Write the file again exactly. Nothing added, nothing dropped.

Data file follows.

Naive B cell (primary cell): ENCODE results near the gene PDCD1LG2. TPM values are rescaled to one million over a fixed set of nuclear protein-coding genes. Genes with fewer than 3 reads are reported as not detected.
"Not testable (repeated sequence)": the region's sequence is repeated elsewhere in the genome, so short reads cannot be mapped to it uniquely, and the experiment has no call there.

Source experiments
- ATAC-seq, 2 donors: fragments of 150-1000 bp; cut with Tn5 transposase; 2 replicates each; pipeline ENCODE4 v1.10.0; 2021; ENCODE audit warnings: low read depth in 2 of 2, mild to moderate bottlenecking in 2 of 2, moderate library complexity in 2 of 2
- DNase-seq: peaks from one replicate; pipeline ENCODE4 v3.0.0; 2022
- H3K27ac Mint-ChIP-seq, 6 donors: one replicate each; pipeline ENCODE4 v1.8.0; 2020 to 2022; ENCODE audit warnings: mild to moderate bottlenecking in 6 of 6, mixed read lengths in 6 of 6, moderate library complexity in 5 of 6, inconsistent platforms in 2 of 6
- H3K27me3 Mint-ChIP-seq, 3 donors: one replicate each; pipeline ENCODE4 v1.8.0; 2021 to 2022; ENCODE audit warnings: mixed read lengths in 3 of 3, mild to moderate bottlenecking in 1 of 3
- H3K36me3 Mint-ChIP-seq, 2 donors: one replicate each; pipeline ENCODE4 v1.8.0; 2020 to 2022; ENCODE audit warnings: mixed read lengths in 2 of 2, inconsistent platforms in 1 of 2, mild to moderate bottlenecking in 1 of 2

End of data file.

Naive B cell (primary cell): ENCODE results near the gene PDCD1LG2. TPM values are rescaled to one million over a fixed set of nuclear protein-coding genes. Genes with fewer than 3 reads are reported as not detected.
"Not testable (repeated sequence)": the region's sequence is repeated elsewhere in the genome, so short reads cannot be mapped to it uniquely, and the experiment has no call there.

Source experiments
- ATAC-seq, 2 donors: fragments of 150-1000 bp; cut with Tn5 transposase; 2 replicates each; pipeline ENCODE4 v1.10.0; 2021; ENCODE audit warnings: low read depth in 2 of 2, mild to moderate bottlenecking in 2 of 2, moderate library complexity in 2 of 2
- DNase-seq: peaks from one replicate; pipeline ENCODE4 v3.0.0; 2022
- H3K27ac Mint-ChIP-seq, 6 donors: one replicate each; pipeline ENCODE4 v1.8.0; 2020 to 2022; ENCODE audit warnings: mild to moderate bottlenecking in 6 of 6, mixed read lengths in 6 of 6, moderate library complexity in 5 of 6, inconsistent platforms in 2 of 6
- H3K27me3 Mint-ChIP-seq, 3 donors: one replicate each; pipeline ENCODE4 v1.8.0; 2021 to 2022; ENCODE audit warnings: mixed read lengths in 3 of 3, mild to moderate bottlenecking in 1 of 3
- H3K36me3 Mint-ChIP-seq, 2 donors: one replicate each; pipeline ENCODE4 v1.8.0; 2020 to 2022; ENCODE audit warnings: mixed read lengths in 2 of 2, inconsistent platforms in 1 of 2, mild to moderate bottlenecking in 1 of 2